Crawlspace (1972)
By: Robert Winter on March 12, 2008  |  Comments  |  Bookmark and Share
Wild Eye (USA). All Region, NTSC. 4:3. English 2.0. 75 minutes
The Movie
Director: John Newland
Starring: Arthur Kennedy, Teresa Wright, Tom Happer, Eugene Roche
Writer: Ernest Kinoy
Country: USA
Not to be confused with the sadistic film of the same name in which Klaus Kinski plays a mad nazi surgeon, this particular tele-movie from 1972 is a solemn tale of innocence, prejudice, insanity and betrayal.

When an introverted, immature young man, Richard Attley, turns up at aging couple Albert and Alice Graves' isolated country home to do repairs, the lonely, childless couple ask him to stay for dinner. Feeling a sense of parental longing, Albert and Alice are none too disturbed when they learn Richard has set up home in a crawlspace beneath their kitchen floor. After two months of talking to the reclusive young man via a hole in the floor, Albert takes down a suit and invites him up for Christmas dinner. Much to their surprise, Richard makes a disheveled appearance and the doting pair talk him into staying in their spare room. As the weeks pass, the local townspeople are concerned about Richard's strange behaviour, which turns from vandalism to something much more brutal.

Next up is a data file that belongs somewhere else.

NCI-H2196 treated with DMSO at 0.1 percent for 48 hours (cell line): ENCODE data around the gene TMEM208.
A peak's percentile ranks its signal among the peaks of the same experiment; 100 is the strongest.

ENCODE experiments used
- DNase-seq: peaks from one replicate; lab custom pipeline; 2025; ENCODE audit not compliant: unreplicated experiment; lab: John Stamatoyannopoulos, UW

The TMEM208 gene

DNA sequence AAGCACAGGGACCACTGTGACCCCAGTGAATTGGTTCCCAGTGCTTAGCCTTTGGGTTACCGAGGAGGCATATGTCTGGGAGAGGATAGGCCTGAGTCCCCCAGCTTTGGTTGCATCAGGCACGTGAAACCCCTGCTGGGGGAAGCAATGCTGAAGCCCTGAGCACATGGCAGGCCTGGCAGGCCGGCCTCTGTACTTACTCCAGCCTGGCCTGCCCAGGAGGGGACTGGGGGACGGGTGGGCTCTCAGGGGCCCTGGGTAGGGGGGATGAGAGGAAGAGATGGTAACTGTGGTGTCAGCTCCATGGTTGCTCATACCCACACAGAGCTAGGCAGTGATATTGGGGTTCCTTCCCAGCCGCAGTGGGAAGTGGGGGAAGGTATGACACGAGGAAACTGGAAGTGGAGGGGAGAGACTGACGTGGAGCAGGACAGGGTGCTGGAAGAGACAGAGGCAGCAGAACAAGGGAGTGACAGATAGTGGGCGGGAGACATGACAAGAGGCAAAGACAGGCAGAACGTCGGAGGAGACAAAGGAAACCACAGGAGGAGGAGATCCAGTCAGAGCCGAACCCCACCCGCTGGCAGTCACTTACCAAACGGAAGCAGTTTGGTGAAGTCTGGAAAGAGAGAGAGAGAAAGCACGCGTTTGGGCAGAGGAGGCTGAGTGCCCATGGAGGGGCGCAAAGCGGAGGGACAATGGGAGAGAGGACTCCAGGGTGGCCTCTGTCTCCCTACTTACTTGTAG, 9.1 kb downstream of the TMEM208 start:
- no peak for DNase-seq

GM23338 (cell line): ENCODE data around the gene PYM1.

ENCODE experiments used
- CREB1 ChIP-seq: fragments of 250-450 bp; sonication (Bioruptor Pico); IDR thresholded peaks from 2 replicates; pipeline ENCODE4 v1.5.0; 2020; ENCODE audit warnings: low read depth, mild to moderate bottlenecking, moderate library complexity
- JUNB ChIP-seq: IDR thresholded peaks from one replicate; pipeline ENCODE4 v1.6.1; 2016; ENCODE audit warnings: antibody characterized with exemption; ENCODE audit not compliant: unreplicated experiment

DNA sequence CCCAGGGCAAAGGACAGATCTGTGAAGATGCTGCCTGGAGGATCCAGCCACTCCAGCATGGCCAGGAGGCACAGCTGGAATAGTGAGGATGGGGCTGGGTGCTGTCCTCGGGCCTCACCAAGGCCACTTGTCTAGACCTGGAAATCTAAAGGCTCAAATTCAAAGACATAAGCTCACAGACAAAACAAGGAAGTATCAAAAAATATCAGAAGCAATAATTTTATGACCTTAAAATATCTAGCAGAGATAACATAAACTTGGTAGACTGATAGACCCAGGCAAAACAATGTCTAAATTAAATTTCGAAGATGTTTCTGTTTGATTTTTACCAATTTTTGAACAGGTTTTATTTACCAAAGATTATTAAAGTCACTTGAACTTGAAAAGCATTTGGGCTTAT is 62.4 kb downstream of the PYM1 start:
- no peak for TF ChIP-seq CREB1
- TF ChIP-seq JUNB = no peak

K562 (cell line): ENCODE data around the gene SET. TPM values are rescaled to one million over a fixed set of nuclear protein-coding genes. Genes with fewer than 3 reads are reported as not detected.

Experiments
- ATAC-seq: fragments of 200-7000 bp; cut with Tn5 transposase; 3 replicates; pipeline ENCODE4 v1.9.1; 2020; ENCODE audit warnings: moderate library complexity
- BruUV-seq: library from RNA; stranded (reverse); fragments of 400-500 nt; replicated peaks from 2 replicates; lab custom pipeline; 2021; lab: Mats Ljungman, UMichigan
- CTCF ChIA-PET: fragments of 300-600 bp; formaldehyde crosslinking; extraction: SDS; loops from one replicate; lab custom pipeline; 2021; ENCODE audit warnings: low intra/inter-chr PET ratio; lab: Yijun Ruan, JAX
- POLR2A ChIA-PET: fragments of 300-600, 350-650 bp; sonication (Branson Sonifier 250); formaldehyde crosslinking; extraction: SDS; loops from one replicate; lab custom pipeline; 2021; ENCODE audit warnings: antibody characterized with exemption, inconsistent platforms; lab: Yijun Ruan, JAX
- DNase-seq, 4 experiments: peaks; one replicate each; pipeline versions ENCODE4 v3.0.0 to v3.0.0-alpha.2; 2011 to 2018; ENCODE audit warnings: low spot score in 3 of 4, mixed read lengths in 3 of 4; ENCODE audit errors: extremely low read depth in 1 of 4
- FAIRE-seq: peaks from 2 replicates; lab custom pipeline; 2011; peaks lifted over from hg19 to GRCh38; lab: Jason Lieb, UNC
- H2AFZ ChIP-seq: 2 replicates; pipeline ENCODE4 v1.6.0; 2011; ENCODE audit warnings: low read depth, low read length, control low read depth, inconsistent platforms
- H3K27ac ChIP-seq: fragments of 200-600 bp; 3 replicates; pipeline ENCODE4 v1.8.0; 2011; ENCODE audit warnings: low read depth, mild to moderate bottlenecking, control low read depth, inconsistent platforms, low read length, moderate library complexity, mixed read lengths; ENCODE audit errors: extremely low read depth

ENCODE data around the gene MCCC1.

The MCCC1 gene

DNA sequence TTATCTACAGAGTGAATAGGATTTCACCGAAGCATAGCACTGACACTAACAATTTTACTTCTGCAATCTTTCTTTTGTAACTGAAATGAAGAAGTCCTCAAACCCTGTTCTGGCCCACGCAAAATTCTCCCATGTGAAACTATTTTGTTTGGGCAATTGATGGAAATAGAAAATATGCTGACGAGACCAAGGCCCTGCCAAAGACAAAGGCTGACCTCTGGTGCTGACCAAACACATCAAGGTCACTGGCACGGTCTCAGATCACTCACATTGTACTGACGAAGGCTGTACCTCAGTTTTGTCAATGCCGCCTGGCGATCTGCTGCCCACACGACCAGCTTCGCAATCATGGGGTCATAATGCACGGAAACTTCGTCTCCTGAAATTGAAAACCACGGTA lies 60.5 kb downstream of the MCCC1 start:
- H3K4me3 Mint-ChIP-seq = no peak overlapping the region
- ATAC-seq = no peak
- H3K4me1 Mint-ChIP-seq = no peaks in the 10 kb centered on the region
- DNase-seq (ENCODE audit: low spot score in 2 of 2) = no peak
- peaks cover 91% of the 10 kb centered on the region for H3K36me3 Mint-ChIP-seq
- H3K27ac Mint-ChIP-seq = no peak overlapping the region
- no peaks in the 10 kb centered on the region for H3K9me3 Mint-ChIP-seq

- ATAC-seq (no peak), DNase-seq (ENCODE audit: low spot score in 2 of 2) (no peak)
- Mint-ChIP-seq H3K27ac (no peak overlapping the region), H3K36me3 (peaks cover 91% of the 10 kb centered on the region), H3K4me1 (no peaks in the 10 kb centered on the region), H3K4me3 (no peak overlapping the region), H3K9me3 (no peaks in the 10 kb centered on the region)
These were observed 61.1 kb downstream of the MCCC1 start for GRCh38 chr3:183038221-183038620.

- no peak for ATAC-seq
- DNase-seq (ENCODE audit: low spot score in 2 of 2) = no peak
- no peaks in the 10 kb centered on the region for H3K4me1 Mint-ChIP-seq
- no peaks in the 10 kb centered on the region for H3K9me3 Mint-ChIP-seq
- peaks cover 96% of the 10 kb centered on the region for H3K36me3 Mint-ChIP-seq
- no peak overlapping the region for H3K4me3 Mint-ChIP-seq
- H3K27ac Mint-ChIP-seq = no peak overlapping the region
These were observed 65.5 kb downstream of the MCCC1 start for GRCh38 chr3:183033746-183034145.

Directed by John Newland, who brought us the chilling Don't Be Afraid of the Dark in which goblin-like creatures drag unsuspecting tenants down a hole in an old fireplace, Crawlspace has no otherworldly creatures, but is an engaging, understated psycho-thriller that exponentially builds to a tragic climax. The pacing is deliberately slow, carefully weaving plot ambiguities into an arresting, believable whole. The central grand-parental characters of Albert and Alice play their parts with sincere, naïve optimism which is at odds with the cold, harsh and withering prejudice of the local population. They nevertheless try their best to nurture and protect their 'adopted' child and we genuinely feel their pain when they are forced to face the reality of Richard's increasingly disturbed mental state.

Crawlspace works because of the ordinariness of its drama. In fact, it's the gentle sobriety and mundane verisimilitude of the narrative that renders the film an unsettling and poignant experience regardless of its age.   
The full-frame transfer is not very pleasing at all. The print is soft, colours washed-out and faded, and is riddled with dirt and scratches.
The mono audio is passable, with dialogue being clearly audible. However, the melancholic, tele-movie soundtrack meanderings sound quite tinny and abrasive.
Extra Features
Not one hidey-hole.
The Verdict
Like The Devil's Daughter, Crawlspace is part of Wild Eye's TV Movie Terror Collection series. Given that many people have a strong affection and nostalgia for these tele-movie gems, I would like to see some care and attention put into their DVD presentation. A little restoration wouldn't go astray as well as tracking down some of the actors for their thoughts.  
Movie Score
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